What it means: Starr’s Mill (10-3) improves to 7-0 all-time against Dutchtown and reaches the semifinals for the first time since 2010 and as the only unranked team remaining in AAAAA. Dutchtown (11-2) is stopped for the second straight season in the quarters. 

Class AAAA 

Woodward Academy 31, Cartersville 28: Woodward Academy came from 28-14 down late in the third quarter and drove 62 yards for the winning touchdown, which scored with 1:01 left. Mike Wright threw a 13-yard TD pass to D.A. Allen for the game-winner just after converting a fourth-and-12 on a 12-yard pass to Jacorrei Turner. Woodward scored on all four second-half possessions. Wright was 29-of-50 passing for 344 yards and three touchdowns. Turner had six receptions for 122 yards. 
What it means: Woodward (13-0) reaches its first semifinal since 2015, also the last time the War Eagles were 13-0. Cartersville is the second No. 1 team that Woodward has beaten this season. Woodward gets a rematch with the first, Blessed Trinity, at home next week. Cartersville, a state finalist last season, finishes 12-1 under first-year coach Conor Foster. 

Blessed Trinity 31, West Laurens 0: Blessed Trinity led 24-0 at halftime. Elijah Green rushed for 148 yards and two touchdowns on 13 carries. Justice Haynes rushed for 93 yards and a touchdown. Blessed Trinity led in total yards 405-169. 
What it means: Blessed Trinity's bid for a third consecutive state title continues with a 13th straight home playoff victory. West Laurens' bid for its first semifinal in history ends with an 11-2 record.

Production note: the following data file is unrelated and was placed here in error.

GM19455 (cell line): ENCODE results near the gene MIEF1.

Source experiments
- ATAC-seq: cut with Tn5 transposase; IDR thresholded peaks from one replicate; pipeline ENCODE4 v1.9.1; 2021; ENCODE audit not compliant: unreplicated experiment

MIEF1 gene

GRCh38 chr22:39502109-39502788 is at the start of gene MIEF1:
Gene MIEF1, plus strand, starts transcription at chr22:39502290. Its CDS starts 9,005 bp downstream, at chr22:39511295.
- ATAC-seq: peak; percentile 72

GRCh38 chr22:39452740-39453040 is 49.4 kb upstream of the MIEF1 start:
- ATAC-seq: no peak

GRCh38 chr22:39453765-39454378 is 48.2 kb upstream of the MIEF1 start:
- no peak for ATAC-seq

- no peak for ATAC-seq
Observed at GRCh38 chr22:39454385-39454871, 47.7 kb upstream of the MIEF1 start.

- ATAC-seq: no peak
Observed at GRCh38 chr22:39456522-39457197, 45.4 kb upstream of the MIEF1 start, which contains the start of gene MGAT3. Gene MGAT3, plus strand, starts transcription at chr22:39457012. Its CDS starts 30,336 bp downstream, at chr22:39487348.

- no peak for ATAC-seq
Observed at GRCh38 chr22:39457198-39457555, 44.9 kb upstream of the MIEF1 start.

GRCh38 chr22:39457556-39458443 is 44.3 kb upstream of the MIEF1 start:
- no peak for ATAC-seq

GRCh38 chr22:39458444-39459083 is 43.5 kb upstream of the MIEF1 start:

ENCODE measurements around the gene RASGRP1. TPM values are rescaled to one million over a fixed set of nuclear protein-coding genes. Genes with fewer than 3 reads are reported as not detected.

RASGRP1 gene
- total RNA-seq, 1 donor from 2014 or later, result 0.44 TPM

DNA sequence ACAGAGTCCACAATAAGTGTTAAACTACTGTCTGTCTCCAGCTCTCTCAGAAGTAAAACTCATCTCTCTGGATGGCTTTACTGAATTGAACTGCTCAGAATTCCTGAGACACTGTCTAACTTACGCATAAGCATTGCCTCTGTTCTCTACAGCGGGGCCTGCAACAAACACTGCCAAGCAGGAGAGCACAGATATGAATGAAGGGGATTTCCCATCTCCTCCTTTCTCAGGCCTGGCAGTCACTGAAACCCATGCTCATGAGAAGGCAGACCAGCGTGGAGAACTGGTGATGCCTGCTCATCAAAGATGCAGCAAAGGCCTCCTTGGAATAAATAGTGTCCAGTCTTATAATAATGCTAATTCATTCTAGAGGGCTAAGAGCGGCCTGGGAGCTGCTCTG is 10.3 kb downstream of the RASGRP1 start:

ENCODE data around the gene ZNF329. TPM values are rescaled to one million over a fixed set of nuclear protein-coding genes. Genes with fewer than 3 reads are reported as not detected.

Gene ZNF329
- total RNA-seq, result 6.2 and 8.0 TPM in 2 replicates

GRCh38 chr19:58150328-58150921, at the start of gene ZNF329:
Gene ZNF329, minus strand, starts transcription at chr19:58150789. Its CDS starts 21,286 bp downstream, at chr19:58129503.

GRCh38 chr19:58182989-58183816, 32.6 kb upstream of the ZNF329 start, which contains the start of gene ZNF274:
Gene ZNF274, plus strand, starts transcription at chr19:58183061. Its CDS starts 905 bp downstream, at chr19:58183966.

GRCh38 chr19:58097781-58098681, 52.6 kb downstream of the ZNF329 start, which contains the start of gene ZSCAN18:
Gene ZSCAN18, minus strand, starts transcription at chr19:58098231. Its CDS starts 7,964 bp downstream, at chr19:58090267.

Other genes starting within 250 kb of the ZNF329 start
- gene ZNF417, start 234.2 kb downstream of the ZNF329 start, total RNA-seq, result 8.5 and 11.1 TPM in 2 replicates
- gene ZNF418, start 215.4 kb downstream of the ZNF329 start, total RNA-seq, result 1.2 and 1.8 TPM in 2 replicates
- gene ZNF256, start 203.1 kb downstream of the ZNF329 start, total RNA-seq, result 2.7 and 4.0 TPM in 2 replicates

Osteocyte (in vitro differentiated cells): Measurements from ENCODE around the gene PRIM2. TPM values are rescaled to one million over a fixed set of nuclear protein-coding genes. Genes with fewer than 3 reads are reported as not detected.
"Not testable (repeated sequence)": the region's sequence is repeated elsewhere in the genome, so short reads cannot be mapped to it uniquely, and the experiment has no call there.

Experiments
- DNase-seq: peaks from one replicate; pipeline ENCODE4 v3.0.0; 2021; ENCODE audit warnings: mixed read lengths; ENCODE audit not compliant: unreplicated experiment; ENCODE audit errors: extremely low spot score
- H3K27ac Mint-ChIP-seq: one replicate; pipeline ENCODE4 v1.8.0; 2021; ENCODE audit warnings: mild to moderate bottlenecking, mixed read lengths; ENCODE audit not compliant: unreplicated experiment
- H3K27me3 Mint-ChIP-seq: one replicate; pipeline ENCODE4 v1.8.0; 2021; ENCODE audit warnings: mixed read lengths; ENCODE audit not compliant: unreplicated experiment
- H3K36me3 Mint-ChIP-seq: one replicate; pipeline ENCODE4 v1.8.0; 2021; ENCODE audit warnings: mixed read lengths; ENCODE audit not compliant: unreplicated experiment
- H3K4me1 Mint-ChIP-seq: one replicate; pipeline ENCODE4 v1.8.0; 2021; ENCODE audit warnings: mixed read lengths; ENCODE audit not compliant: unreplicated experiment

Oconee County 17, Marist 7: Max Johnson was 18-of-24 passing for 206 yards and two touchdowns, both to younger brother Jake Johnson, who had seven receptions for 112 yards. Liam Lewis intercepted two passes. Oconee held Marist to 73 yards rushing, 176 yards total. 
What it means: Oconee County (12-1) is in the semifinals for the first time since its Class AAA championship season in 1999. Marist, ranked No. 1 for four weeks late in the regular season, finishes 11-2 after reaching the semis a year ago. 

Sandy Creek 41, Madison County 7: Matt Williams was 16-of-24 passing for 369 yards and four touchdowns. Ahmad Jackson had six receptions for 139 yards and two touchdowns. Brian Branch had three receptions for 101 yards and a touchdown. Rashad Amos had 113 all-purpose yards. Sandy Creek held Madison County to 160 total yards. 
What it means: Sandy Creek (12-1) is in the semifinals for the first time since its 2012 Class AAAA championship team. Madison County (6-7) is finished after winning the first two state-playoff games in school history. 

Class AAA 

Cedar Grove 36, Peach County 3: In a rematch of the 2018 state final, defending champion Cedar Grove broke the game open with two defensive touchdowns late in the second quarter. DB Jordan Grier returned a fumble 70 yards for a touchdown and a 13-3 lead with 4:24 left in the half, and DL Demarious Jackson returned an interception 40 yards for a 20-3 lead with 3:49 left. Chavon Wright rushed for 130 yards, more than 100 in the second half when Cedar Grove controlled the clock and held Peach County to 11 plays for minus-2 yards. LB Isaiah Ratcliff had six tackles for losses and two of Cedar Grove's seven sacks. 
What it means: Cedar Grove (11-2) advances to the semifinals for the fifth straight time, this one under first-year coach Miguel Patrick. Peach County, a state runner-up the past two seasons and ranked No. 1 every week this season, finishes 11-2. 

Greater Atlanta Christian 17, Hart County 16: Jackson Hardy threw an 11-yard TD pass to Zac Mixon on third-and-goal with 5:04 left for a 17-16 lead that held up when GAC made stops at midfield on one possession and the GAC 31 on another. Tyler Curland kicked a 46-yard field goal in the first quarter that proved big. Hardy was 9-of-20 passing for 150 yards and two touchdowns and rushed for 56 yards on six carries. Hart's offense otherwise was stifled. Hart RB Malachi Thomas had 215 yards from scrimmage.